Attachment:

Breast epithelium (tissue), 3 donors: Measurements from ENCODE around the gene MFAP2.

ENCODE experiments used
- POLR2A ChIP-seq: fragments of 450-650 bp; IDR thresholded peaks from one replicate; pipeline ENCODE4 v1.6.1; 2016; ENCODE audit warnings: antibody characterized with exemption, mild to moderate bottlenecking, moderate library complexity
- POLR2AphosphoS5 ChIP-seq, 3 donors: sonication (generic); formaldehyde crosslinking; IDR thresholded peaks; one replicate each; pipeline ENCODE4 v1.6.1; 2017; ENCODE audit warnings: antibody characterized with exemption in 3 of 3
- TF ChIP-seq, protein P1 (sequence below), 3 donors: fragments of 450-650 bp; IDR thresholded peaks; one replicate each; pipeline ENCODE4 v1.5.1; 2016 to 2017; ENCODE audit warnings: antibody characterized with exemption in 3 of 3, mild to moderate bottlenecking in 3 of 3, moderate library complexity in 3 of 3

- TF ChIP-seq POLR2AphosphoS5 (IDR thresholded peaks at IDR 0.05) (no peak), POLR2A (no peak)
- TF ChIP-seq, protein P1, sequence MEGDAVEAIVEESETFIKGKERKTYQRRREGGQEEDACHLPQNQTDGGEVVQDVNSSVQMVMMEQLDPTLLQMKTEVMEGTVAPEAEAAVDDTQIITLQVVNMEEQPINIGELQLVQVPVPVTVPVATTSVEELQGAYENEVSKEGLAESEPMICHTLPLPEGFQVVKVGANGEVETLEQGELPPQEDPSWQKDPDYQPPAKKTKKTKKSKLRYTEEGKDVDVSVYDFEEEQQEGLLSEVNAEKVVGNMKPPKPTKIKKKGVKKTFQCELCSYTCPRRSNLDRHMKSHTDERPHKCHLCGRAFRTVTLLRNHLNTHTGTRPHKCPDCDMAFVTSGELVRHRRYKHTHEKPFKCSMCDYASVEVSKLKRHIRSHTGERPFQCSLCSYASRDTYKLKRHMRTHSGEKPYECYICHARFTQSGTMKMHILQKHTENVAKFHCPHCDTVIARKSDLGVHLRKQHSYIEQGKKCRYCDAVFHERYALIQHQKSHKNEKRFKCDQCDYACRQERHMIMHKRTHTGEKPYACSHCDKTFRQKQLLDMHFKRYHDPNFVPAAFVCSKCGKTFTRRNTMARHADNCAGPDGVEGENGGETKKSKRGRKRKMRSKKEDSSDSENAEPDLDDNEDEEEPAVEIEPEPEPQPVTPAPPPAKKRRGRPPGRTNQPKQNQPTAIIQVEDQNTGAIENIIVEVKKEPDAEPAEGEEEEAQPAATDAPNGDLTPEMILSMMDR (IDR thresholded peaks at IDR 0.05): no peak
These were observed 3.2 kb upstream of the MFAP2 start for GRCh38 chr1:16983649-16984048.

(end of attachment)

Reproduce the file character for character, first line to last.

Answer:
Breast epithelium (tissue), 3 donors: Measurements from ENCODE around the gene MFAP2.

ENCODE experiments used
- POLR2A ChIP-seq: fragments of 450-650 bp; IDR thresholded peaks from one replicate; pipeline ENCODE4 v1.6.1; 2016; ENCODE audit warnings: antibody characterized with exemption, mild to moderate bottlenecking, moderate library complexity
- POLR2AphosphoS5 ChIP-seq, 3 donors: sonication (generic); formaldehyde crosslinking; IDR thresholded peaks; one replicate each; pipeline ENCODE4 v1.6.1; 2017; ENCODE audit warnings: antibody characterized with exemption in 3 of 3
- TF ChIP-seq, protein P1 (sequence below), 3 donors: fragments of 450-650 bp; IDR thresholded peaks; one replicate each; pipeline ENCODE4 v1.5.1; 2016 to 2017; ENCODE audit warnings: antibody characterized with exemption in 3 of 3, mild to moderate bottlenecking in 3 of 3, moderate library complexity in 3 of 3

- TF ChIP-seq POLR2AphosphoS5 (IDR thresholded peaks at IDR 0.05) (no peak), POLR2A (no peak)
- TF ChIP-seq, protein P1, sequence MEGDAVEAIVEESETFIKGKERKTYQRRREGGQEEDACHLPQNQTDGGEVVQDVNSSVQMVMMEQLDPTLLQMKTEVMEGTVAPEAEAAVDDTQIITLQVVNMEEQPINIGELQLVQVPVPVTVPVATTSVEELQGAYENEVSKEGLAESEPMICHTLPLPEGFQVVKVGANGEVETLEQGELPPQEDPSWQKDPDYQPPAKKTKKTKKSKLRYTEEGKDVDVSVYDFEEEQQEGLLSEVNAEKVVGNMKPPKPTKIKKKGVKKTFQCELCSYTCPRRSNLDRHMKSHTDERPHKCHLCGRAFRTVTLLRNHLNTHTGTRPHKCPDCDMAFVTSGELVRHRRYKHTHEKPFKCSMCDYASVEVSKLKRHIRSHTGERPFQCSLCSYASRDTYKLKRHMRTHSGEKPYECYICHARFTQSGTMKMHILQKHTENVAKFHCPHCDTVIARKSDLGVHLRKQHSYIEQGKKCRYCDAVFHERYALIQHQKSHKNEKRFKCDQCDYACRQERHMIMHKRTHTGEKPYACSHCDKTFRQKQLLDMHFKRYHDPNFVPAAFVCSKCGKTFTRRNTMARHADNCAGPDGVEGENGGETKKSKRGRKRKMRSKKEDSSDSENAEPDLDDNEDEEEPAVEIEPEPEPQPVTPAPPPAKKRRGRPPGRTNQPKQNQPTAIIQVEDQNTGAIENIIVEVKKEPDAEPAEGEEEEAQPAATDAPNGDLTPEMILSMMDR (IDR thresholded peaks at IDR 0.05): no peak
These were observed 3.2 kb upstream of the MFAP2 start for GRCh38 chr1:16983649-16984048.